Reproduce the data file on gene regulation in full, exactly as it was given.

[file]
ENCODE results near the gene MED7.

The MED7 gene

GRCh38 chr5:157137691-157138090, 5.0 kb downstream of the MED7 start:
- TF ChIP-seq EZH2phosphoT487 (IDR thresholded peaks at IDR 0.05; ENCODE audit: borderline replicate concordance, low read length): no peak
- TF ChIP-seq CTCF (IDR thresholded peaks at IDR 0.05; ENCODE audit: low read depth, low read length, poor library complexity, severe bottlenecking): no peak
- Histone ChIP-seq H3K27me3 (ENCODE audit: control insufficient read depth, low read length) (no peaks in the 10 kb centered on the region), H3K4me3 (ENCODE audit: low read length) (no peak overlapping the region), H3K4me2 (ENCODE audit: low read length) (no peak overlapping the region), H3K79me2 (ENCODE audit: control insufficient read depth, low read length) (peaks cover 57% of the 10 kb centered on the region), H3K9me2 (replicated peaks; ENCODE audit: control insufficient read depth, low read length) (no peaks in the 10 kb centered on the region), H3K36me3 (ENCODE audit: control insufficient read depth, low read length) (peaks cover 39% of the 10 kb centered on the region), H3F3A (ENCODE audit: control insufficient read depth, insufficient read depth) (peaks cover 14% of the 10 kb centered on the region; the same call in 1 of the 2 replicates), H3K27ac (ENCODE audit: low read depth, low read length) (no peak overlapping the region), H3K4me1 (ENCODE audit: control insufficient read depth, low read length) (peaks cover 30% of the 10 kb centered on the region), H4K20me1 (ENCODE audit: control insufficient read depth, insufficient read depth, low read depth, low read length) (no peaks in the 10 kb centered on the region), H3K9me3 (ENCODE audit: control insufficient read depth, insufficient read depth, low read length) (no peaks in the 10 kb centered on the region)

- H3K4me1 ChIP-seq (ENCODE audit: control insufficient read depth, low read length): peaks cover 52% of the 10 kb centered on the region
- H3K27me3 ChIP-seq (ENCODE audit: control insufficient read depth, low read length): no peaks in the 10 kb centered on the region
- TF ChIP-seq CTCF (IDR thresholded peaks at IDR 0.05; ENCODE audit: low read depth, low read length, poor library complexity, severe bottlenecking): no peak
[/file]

ENCODE results near the gene MED7.

The MED7 gene

GRCh38 chr5:157137691-157138090, 5.0 kb downstream of the MED7 start:
- TF ChIP-seq EZH2phosphoT487 (IDR thresholded peaks at IDR 0.05; ENCODE audit: borderline replicate concordance, low read length): no peak
- TF ChIP-seq CTCF (IDR thresholded peaks at IDR 0.05; ENCODE audit: low read depth, low read length, poor library complexity, severe bottlenecking): no peak
- Histone ChIP-seq H3K27me3 (ENCODE audit: control insufficient read depth, low read length) (no peaks in the 10 kb centered on the region), H3K4me3 (ENCODE audit: low read length) (no peak overlapping the region), H3K4me2 (ENCODE audit: low read length) (no peak overlapping the region), H3K79me2 (ENCODE audit: control insufficient read depth, low read length) (peaks cover 57% of the 10 kb centered on the region), H3K9me2 (replicated peaks; ENCODE audit: control insufficient read depth, low read length) (no peaks in the 10 kb centered on the region), H3K36me3 (ENCODE audit: control insufficient read depth, low read length) (peaks cover 39% of the 10 kb centered on the region), H3F3A (ENCODE audit: control insufficient read depth, insufficient read depth) (peaks cover 14% of the 10 kb centered on the region; the same call in 1 of the 2 replicates), H3K27ac (ENCODE audit: low read depth, low read length) (no peak overlapping the region), H3K4me1 (ENCODE audit: control insufficient read depth, low read length) (peaks cover 30% of the 10 kb centered on the region), H4K20me1 (ENCODE audit: control insufficient read depth, insufficient read depth, low read depth, low read length) (no peaks in the 10 kb centered on the region), H3K9me3 (ENCODE audit: control insufficient read depth, insufficient read depth, low read length) (no peaks in the 10 kb centered on the region)

- H3K4me1 ChIP-seq (ENCODE audit: control insufficient read depth, low read length): peaks cover 52% of the 10 kb centered on the region
- H3K27me3 ChIP-seq (ENCODE audit: control insufficient read depth, low read length): no peaks in the 10 kb centered on the region
- TF ChIP-seq CTCF (IDR thresholded peaks at IDR 0.05; ENCODE audit: low read depth, low read length, poor library complexity, severe bottlenecking): no peak